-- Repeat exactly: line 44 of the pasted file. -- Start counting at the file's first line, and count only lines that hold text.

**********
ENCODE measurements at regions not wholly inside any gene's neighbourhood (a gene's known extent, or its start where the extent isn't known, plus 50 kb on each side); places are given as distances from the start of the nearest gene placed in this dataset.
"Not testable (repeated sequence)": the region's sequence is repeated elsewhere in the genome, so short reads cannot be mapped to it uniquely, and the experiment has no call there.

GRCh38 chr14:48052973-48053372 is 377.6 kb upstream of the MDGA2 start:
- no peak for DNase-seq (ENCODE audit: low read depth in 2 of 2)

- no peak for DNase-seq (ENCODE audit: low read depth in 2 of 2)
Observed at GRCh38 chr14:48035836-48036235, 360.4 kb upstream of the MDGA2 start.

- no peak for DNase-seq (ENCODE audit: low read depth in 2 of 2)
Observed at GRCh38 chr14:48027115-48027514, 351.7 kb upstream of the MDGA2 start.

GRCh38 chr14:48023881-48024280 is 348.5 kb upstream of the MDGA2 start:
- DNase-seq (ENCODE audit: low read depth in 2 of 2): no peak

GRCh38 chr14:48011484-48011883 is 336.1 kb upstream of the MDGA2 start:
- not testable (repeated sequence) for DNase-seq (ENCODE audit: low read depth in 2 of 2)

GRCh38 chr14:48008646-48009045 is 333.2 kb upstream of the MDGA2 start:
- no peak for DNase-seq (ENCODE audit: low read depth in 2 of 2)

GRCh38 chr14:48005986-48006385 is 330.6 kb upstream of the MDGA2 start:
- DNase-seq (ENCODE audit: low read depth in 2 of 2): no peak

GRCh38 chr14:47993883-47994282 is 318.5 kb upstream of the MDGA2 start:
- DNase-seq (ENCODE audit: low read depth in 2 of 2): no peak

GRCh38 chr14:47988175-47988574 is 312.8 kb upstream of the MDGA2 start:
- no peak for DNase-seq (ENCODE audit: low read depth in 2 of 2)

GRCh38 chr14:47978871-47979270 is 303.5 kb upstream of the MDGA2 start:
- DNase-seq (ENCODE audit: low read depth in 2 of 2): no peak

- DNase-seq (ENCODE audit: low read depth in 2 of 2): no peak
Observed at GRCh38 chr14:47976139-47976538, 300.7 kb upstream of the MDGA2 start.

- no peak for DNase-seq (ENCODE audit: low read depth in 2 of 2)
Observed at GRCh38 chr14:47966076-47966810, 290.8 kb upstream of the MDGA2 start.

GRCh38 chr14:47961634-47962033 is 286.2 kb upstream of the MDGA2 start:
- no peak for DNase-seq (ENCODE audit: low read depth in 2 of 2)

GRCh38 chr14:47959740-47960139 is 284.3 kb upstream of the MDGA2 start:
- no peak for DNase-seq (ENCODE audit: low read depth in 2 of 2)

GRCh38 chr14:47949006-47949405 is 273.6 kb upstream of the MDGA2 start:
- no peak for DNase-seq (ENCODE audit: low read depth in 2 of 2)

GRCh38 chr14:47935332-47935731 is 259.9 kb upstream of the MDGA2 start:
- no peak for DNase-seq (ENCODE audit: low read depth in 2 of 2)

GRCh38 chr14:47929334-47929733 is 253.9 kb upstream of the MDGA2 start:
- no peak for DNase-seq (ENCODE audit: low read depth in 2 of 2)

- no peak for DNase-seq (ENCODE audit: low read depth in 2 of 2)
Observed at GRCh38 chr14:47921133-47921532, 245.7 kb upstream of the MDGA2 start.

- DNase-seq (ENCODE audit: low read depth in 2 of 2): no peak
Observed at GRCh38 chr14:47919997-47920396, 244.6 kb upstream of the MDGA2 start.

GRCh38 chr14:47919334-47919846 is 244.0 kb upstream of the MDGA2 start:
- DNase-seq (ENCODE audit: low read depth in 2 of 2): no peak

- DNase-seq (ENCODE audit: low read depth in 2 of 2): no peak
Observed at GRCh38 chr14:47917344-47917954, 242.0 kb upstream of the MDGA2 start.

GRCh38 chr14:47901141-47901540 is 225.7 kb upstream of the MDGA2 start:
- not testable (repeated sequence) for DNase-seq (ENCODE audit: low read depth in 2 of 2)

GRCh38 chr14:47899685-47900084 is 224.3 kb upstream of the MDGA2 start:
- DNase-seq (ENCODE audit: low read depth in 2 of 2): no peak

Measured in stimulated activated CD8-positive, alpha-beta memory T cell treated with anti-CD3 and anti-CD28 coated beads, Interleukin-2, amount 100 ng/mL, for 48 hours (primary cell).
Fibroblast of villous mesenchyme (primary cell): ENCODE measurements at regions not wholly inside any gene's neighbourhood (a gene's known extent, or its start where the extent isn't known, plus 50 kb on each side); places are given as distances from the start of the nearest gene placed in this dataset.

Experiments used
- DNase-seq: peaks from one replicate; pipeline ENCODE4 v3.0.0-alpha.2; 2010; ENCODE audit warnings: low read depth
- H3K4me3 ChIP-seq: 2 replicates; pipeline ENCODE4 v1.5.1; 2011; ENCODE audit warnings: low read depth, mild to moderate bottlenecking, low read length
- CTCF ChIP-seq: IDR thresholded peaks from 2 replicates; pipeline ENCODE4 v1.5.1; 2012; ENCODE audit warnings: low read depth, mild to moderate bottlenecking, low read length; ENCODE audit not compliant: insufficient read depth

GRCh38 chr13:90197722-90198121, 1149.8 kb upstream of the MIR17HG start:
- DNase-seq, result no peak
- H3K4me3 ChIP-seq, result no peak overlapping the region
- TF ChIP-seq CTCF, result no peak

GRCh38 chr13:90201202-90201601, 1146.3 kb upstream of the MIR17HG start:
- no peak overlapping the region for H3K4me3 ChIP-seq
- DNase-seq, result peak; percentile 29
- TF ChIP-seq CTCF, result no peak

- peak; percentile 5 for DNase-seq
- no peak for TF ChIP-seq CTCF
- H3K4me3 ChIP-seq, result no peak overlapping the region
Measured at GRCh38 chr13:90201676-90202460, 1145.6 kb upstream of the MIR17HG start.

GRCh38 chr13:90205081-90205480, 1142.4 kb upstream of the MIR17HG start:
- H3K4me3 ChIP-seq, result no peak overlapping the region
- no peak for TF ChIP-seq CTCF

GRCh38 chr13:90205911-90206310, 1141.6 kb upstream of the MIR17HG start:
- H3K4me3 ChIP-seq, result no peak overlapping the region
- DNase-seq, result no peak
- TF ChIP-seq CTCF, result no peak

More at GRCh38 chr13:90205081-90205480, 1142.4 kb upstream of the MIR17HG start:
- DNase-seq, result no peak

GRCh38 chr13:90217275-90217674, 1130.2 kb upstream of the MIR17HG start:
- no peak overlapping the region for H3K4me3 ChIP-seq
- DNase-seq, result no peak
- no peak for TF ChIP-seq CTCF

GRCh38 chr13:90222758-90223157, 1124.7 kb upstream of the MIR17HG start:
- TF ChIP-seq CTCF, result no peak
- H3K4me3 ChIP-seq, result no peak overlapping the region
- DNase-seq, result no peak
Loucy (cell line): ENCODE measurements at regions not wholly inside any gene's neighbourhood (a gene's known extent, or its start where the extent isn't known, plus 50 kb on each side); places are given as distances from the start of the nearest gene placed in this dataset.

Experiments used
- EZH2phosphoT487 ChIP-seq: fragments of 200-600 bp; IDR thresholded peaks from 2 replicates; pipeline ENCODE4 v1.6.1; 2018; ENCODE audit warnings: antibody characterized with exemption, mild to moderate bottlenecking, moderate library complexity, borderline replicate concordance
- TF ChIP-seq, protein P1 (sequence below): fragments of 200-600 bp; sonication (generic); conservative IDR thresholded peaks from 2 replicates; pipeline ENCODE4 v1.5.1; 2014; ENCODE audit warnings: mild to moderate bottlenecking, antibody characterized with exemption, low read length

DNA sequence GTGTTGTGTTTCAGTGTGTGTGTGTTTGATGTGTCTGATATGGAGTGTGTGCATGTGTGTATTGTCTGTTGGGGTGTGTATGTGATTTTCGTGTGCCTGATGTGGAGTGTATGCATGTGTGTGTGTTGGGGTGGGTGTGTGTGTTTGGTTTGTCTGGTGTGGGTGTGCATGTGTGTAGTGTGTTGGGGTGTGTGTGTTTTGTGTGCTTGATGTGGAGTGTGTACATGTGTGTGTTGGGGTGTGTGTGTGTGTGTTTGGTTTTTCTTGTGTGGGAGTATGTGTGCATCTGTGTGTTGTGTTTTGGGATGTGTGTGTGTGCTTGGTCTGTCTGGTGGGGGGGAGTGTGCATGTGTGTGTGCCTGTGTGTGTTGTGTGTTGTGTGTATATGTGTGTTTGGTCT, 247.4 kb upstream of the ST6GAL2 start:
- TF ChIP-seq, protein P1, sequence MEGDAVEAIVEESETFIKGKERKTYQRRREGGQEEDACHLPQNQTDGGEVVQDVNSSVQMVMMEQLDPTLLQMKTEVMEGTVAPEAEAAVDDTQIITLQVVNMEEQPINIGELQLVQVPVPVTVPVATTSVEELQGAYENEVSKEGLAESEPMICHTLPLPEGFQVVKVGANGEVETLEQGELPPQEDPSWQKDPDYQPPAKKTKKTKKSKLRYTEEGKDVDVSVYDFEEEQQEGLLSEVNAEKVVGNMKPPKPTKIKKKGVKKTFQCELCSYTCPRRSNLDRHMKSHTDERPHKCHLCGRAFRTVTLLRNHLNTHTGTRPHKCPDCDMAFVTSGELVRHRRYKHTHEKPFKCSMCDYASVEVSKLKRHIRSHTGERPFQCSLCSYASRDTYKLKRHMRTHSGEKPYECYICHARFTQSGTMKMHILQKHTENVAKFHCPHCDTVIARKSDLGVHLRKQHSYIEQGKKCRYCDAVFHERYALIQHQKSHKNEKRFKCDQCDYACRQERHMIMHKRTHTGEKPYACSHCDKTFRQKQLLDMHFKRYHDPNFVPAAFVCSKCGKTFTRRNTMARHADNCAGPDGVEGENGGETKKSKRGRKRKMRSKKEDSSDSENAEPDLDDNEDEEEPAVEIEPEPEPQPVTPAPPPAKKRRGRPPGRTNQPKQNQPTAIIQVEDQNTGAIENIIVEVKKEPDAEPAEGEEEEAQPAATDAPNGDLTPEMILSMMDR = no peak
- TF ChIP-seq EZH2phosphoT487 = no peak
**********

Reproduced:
Observed at GRCh38 chr14:47917344-47917954, 242.0 kb upstream of the MDGA2 start.